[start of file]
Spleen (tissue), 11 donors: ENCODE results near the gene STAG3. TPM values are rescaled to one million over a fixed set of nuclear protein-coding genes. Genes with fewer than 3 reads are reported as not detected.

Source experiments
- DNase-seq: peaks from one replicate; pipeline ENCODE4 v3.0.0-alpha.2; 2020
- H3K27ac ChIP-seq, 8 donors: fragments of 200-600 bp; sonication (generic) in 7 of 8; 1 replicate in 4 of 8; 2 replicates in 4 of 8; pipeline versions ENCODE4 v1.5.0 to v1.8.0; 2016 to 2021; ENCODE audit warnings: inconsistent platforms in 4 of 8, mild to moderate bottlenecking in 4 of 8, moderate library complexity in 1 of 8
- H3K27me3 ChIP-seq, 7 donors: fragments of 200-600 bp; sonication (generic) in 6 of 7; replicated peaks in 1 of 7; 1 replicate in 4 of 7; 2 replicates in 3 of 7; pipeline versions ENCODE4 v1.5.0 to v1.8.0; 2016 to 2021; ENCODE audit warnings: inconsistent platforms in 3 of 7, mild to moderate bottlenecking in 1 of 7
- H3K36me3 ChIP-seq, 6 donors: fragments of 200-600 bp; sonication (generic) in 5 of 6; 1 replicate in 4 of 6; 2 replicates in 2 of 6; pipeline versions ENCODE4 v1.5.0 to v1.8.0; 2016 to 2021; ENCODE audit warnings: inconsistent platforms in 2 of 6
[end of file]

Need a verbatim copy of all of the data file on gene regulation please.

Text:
Spleen (tissue), 11 donors: ENCODE results near the gene STAG3. TPM values are rescaled to one million over a fixed set of nuclear protein-coding genes. Genes with fewer than 3 reads are reported as not detected.

Source experiments
- DNase-seq: peaks from one replicate; pipeline ENCODE4 v3.0.0-alpha.2; 2020
- H3K27ac ChIP-seq, 8 donors: fragments of 200-600 bp; sonication (generic) in 7 of 8; 1 replicate in 4 of 8; 2 replicates in 4 of 8; pipeline versions ENCODE4 v1.5.0 to v1.8.0; 2016 to 2021; ENCODE audit warnings: inconsistent platforms in 4 of 8, mild to moderate bottlenecking in 4 of 8, moderate library complexity in 1 of 8
- H3K27me3 ChIP-seq, 7 donors: fragments of 200-600 bp; sonication (generic) in 6 of 7; replicated peaks in 1 of 7; 1 replicate in 4 of 7; 2 replicates in 3 of 7; pipeline versions ENCODE4 v1.5.0 to v1.8.0; 2016 to 2021; ENCODE audit warnings: inconsistent platforms in 3 of 7, mild to moderate bottlenecking in 1 of 7
- H3K36me3 ChIP-seq, 6 donors: fragments of 200-600 bp; sonication (generic) in 5 of 6; 1 replicate in 4 of 6; 2 replicates in 2 of 6; pipeline versions ENCODE4 v1.5.0 to v1.8.0; 2016 to 2021; ENCODE audit warnings: inconsistent platforms in 2 of 6